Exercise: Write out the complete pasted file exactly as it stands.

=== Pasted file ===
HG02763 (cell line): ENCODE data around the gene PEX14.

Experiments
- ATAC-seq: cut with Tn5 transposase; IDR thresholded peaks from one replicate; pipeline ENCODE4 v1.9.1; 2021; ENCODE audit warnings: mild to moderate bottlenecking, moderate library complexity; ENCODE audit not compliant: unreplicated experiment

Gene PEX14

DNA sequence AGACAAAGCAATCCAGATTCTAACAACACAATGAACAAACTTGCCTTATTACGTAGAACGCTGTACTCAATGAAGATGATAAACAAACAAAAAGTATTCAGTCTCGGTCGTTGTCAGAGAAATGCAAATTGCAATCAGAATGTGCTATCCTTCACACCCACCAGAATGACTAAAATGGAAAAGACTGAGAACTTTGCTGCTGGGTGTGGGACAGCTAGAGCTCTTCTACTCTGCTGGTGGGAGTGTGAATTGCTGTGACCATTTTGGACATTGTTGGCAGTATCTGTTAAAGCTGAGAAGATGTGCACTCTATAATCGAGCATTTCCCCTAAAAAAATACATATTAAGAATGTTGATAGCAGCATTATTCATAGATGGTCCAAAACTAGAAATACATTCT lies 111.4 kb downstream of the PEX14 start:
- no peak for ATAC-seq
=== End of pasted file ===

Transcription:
HG02763 (cell line): ENCODE data around the gene PEX14.

Experiments
- ATAC-seq: cut with Tn5 transposase; IDR thresholded peaks from one replicate; pipeline ENCODE4 v1.9.1; 2021; ENCODE audit warnings: mild to moderate bottlenecking, moderate library complexity; ENCODE audit not compliant: unreplicated experiment

Gene PEX14

DNA sequence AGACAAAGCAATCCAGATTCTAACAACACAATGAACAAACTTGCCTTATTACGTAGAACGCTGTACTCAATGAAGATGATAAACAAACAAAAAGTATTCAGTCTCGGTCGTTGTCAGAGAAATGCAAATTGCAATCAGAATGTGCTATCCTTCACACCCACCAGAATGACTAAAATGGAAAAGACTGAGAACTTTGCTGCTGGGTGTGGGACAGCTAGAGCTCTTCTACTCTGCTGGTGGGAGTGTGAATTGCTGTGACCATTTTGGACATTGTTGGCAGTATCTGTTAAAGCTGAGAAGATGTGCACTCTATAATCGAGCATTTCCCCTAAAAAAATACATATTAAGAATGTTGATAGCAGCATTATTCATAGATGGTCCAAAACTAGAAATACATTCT lies 111.4 kb downstream of the PEX14 start:
- no peak for ATAC-seq